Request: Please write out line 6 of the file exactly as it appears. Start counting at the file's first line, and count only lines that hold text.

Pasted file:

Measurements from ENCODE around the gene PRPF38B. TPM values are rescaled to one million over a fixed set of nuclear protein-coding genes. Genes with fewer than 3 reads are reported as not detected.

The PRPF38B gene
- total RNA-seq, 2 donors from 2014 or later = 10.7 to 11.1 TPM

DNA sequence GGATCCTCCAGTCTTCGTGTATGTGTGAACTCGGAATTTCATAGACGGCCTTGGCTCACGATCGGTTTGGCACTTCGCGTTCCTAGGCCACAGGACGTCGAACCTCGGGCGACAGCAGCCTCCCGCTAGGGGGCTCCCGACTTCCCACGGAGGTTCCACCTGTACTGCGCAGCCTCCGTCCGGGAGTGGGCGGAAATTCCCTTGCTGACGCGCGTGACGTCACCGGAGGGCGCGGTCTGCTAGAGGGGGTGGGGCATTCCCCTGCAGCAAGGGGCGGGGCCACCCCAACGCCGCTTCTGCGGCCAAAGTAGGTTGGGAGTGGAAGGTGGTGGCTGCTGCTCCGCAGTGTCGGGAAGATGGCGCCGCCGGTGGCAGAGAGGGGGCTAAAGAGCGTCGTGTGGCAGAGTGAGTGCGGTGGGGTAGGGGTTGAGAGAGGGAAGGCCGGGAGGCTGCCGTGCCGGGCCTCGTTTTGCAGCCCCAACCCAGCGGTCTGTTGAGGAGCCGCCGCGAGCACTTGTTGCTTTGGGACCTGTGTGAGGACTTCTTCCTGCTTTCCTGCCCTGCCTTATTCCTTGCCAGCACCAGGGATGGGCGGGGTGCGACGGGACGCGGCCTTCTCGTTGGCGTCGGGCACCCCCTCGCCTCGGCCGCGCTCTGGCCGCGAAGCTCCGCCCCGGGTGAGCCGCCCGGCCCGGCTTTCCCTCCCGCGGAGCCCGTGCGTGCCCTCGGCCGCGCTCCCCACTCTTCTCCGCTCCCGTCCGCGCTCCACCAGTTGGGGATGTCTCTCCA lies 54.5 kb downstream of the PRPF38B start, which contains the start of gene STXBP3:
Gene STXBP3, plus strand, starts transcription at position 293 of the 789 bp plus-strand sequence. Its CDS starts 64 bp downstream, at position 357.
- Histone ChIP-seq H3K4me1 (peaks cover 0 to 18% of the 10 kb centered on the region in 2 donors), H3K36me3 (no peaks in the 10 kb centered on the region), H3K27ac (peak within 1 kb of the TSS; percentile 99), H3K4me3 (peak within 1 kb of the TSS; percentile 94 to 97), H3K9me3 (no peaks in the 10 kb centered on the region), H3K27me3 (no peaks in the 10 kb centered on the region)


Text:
- Histone ChIP-seq H3K4me1 (peaks cover 0 to 18% of the 10 kb centered on the region in 2 donors), H3K36me3 (no peaks in the 10 kb centered on the region), H3K27ac (peak within 1 kb of the TSS; percentile 99), H3K4me3 (peak within 1 kb of the TSS; percentile 94 to 97), H3K9me3 (no peaks in the 10 kb centered on the region), H3K27me3 (no peaks in the 10 kb centered on the region)